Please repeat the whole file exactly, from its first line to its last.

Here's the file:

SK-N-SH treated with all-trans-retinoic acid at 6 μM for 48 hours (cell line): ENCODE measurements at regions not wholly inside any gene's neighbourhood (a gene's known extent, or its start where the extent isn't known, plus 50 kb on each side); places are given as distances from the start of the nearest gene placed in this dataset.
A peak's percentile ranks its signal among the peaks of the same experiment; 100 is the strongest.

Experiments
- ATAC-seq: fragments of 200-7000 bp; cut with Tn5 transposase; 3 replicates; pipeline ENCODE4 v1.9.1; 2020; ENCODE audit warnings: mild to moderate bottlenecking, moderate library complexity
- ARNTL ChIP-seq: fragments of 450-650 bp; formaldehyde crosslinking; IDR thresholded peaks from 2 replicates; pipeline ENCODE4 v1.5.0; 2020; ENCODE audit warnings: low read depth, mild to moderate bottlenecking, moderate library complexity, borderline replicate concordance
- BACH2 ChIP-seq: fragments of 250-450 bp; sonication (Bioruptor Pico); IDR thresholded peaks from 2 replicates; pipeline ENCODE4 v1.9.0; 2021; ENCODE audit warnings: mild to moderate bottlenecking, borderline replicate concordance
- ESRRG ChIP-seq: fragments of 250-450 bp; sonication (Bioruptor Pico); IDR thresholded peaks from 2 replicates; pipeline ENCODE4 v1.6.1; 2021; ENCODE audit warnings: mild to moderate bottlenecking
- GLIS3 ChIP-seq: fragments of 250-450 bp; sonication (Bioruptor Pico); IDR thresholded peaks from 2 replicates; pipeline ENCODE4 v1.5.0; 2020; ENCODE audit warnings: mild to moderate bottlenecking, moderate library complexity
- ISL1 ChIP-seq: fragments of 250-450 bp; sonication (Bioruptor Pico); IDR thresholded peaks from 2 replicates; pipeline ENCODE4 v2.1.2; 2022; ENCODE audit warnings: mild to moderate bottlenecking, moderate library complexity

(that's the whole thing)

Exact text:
SK-N-SH treated with all-trans-retinoic acid at 6 μM for 48 hours (cell line): ENCODE measurements at regions not wholly inside any gene's neighbourhood (a gene's known extent, or its start where the extent isn't known, plus 50 kb on each side); places are given as distances from the start of the nearest gene placed in this dataset.
A peak's percentile ranks its signal among the peaks of the same experiment; 100 is the strongest.

Experiments
- ATAC-seq: fragments of 200-7000 bp; cut with Tn5 transposase; 3 replicates; pipeline ENCODE4 v1.9.1; 2020; ENCODE audit warnings: mild to moderate bottlenecking, moderate library complexity
- ARNTL ChIP-seq: fragments of 450-650 bp; formaldehyde crosslinking; IDR thresholded peaks from 2 replicates; pipeline ENCODE4 v1.5.0; 2020; ENCODE audit warnings: low read depth, mild to moderate bottlenecking, moderate library complexity, borderline replicate concordance
- BACH2 ChIP-seq: fragments of 250-450 bp; sonication (Bioruptor Pico); IDR thresholded peaks from 2 replicates; pipeline ENCODE4 v1.9.0; 2021; ENCODE audit warnings: mild to moderate bottlenecking, borderline replicate concordance
- ESRRG ChIP-seq: fragments of 250-450 bp; sonication (Bioruptor Pico); IDR thresholded peaks from 2 replicates; pipeline ENCODE4 v1.6.1; 2021; ENCODE audit warnings: mild to moderate bottlenecking
- GLIS3 ChIP-seq: fragments of 250-450 bp; sonication (Bioruptor Pico); IDR thresholded peaks from 2 replicates; pipeline ENCODE4 v1.5.0; 2020; ENCODE audit warnings: mild to moderate bottlenecking, moderate library complexity
- ISL1 ChIP-seq: fragments of 250-450 bp; sonication (Bioruptor Pico); IDR thresholded peaks from 2 replicates; pipeline ENCODE4 v2.1.2; 2022; ENCODE audit warnings: mild to moderate bottlenecking, moderate library complexity